'Bogus plan'

"The Scottish National Party and the Scottish Socialists are opposed to the transfer and their policies are very clear," Mr Clerkin said.

"They favour reinvestment in public sector housing. This whole initiative has been driven by New Labour. All I would say to them is 'why did you introduce this in the first place?'

"None of the tenants in Glasgow ever asked for the housing stock transfer, none of them ever suggested this course of action.

"Why didn't the government and the elected politicians come and ask the tenants what they wanted?"

So what is the real problem here?

Surely the transfer will decentralise power, help tenants and put them at the forefront of community projects in the future?

Mr Clerkin said: "Well it's not community driven nor does it encourage community participation.

"It has everything to do with money, profit and higher costs for tenants.

"The GHA's Business Plan is a bogus plan. The cost of the secondary transfer runs into many millions of pounds.

Rundown housing
Mr Clerkin says tenants need more time

"The cost of setting up the GHA is not insignificant either, 800m in transfer costs will have to be paid for through higher council tax and higher rents.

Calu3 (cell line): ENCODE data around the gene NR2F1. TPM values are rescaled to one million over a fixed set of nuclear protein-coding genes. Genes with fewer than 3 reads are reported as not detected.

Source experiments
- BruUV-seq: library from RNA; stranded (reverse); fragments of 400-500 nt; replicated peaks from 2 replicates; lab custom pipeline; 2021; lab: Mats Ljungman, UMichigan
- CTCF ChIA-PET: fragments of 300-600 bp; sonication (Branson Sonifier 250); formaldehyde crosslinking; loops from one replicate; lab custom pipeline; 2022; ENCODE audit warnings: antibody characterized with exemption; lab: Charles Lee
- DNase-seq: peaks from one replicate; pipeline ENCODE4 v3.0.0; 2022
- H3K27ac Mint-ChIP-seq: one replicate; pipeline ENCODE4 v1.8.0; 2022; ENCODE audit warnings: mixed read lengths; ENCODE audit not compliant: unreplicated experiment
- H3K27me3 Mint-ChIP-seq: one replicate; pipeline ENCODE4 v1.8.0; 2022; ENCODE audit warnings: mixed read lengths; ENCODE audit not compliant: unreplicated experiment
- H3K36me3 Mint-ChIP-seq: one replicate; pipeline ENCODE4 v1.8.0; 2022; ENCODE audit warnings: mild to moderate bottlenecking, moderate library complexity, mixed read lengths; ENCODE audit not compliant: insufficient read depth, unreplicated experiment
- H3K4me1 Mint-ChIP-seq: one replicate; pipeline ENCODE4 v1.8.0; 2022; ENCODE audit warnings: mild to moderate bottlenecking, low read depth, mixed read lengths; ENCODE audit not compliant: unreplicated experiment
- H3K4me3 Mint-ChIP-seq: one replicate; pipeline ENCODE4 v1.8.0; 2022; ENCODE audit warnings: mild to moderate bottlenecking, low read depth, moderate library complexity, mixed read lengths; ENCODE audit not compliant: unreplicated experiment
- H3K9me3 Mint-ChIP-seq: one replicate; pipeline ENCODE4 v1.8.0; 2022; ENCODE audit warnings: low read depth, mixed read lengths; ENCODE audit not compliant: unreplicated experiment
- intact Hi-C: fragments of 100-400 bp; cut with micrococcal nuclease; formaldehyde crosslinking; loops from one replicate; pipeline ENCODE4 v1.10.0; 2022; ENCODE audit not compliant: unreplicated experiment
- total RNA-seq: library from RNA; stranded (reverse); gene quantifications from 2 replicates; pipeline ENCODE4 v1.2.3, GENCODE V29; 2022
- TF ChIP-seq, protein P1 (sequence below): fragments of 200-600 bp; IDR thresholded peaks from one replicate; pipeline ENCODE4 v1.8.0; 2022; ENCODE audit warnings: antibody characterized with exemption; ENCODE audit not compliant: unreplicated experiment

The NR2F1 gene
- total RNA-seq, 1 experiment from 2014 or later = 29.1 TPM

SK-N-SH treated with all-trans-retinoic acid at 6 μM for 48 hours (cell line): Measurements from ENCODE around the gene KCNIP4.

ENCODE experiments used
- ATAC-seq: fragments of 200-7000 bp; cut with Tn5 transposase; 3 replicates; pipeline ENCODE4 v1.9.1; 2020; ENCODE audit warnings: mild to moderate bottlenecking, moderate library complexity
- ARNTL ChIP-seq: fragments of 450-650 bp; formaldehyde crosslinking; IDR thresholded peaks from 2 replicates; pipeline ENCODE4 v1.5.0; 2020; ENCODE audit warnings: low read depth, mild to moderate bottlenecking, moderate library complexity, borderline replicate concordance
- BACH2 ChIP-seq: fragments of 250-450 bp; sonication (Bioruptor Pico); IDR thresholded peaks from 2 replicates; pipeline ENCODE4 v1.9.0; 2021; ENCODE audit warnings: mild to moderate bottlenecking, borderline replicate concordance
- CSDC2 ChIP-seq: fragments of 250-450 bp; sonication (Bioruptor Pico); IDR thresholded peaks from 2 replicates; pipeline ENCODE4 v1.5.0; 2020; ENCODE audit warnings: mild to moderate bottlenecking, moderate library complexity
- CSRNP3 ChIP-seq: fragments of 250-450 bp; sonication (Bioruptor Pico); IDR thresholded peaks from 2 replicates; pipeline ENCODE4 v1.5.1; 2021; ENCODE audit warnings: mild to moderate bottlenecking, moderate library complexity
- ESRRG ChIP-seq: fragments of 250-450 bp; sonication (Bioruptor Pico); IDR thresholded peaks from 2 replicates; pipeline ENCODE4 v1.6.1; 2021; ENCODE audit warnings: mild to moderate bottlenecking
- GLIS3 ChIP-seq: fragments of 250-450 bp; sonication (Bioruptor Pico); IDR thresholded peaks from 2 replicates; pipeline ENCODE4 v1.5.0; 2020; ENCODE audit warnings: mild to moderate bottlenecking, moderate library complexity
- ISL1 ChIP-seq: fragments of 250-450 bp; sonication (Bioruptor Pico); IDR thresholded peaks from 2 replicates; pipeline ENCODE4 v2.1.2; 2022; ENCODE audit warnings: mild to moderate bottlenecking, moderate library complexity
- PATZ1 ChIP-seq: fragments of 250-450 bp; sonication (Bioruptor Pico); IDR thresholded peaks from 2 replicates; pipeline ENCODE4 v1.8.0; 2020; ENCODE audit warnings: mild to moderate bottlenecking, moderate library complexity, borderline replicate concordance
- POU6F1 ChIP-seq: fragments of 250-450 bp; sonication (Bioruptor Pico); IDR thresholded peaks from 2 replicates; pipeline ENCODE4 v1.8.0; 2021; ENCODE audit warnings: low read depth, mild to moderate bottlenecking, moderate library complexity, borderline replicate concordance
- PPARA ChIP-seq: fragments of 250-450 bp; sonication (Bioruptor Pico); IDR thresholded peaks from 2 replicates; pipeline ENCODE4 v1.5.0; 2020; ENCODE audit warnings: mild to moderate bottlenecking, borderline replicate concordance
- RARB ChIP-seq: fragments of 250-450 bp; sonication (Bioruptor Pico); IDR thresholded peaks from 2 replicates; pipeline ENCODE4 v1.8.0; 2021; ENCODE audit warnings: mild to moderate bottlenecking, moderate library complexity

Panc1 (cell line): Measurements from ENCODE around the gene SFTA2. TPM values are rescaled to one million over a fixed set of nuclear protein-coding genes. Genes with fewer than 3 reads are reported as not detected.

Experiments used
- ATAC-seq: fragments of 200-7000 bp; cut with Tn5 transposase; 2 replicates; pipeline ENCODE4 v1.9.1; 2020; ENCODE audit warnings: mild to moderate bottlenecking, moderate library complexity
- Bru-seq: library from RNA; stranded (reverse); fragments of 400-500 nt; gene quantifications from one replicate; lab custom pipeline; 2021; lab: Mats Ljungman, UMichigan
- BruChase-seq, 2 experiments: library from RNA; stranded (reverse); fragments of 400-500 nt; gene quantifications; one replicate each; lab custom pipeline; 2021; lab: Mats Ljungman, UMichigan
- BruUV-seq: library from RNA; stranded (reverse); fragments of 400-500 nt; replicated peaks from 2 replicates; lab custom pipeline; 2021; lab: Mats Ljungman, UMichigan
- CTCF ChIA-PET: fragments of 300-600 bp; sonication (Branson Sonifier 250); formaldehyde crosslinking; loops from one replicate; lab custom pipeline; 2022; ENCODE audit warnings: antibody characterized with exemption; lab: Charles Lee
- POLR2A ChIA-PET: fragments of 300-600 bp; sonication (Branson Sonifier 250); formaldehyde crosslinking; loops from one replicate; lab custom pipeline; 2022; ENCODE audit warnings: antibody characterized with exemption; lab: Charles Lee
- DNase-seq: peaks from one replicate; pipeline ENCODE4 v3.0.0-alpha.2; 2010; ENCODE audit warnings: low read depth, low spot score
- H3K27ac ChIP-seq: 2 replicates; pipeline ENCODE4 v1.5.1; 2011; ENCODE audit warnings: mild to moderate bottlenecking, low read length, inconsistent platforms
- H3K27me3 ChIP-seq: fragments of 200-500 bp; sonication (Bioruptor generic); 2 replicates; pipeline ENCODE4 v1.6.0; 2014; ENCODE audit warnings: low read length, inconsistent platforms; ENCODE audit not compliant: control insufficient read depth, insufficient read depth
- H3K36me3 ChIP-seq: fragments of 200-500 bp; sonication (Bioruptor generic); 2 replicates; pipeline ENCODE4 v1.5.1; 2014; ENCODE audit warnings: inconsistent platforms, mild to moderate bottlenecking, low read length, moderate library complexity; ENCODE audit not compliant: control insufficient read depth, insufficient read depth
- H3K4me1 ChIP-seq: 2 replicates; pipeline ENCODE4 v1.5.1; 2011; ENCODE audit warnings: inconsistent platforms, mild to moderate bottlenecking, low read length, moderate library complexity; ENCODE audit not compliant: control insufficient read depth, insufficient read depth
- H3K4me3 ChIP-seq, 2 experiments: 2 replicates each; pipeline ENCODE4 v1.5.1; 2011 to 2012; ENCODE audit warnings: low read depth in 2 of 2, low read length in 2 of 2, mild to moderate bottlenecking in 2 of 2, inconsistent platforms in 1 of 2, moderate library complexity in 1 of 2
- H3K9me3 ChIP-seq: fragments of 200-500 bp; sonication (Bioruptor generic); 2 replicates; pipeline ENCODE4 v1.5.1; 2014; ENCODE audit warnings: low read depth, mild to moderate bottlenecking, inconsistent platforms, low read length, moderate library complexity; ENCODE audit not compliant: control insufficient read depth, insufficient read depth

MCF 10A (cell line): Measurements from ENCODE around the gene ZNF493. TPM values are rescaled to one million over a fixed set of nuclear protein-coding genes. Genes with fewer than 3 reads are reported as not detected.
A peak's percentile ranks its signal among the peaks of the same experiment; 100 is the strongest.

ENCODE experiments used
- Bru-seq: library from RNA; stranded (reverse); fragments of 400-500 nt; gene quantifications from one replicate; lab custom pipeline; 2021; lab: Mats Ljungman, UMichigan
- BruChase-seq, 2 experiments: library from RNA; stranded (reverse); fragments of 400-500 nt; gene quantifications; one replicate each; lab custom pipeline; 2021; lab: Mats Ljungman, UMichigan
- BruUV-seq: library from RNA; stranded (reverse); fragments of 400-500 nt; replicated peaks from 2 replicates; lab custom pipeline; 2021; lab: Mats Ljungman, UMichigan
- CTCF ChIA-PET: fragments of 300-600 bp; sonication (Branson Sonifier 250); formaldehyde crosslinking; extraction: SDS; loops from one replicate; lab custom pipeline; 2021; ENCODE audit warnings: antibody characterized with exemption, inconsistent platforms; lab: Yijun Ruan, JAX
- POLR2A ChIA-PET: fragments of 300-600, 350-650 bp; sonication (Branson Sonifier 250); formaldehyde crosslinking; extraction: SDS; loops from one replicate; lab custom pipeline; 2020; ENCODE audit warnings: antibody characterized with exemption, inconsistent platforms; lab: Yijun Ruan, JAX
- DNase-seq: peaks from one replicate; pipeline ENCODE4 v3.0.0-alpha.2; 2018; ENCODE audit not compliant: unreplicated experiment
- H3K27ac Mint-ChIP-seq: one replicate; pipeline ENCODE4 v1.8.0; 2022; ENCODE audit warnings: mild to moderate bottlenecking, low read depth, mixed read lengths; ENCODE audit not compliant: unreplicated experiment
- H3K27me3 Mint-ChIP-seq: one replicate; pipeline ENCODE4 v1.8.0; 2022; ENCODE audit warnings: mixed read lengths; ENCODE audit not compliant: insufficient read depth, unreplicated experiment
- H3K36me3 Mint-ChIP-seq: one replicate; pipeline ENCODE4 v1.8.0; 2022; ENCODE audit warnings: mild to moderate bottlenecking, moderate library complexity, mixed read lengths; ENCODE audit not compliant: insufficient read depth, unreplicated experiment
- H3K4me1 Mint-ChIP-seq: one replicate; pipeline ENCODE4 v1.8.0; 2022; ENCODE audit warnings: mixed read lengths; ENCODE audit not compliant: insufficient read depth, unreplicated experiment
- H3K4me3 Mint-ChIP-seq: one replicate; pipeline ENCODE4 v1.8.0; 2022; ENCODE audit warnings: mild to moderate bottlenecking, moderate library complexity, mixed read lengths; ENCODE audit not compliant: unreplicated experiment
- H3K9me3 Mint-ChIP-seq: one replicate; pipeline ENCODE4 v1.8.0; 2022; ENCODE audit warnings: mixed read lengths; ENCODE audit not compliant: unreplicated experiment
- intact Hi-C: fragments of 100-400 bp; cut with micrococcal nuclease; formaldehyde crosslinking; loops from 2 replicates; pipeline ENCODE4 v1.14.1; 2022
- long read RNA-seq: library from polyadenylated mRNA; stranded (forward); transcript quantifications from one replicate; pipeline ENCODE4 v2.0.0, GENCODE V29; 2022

"The private lenders that have been approached by the GHA are not going to give loans for repairs out of the goodness of their hearts.

"The guarantee that rents will not rise above the rate of inflation in the first five years after transfer is a false one.

"The idea of community control and community ownership is simply not true, the real ownership will lie with the private institutions that set the lending contract with the GHA."

But if the ballot goes ahead as planned in November and tenants vote in favour of the transfer, where will that leave the campaign?

"That is not going to arise because tenants are not going to vote in favour of the transfer," Mr Clerkin said.

'Political will'

"They are going to vote against it and by voting 'no' they will be saying 'yes' to a new start for public sector housing.

"Turkeys do not vote for Christmas.

"We have taken soundings from throughout the city and we believe the majority of tenants want the ballot delayed at least.

"It is not like health or education when the government can just push through the changes against people's wishes.

"The tenants of this great city will have the final say in this matter. What we need is new investment, the money is there, it is just a matter of political will."

A spokesman for the council said: "Glasgow City Council is currently consulting all its tenants on the principle of stock transfer and some of the broader implications of going down this road.

"While some of the Glasgow Housing Association's ideas and guarantees are being discussed, their final business plan has not yet been finalised or approved by the council.

"If this plan is approved by the council at a later date, transfer cannot take place without a 'yes' vote from a majority of tenants who vote in a postal ballot."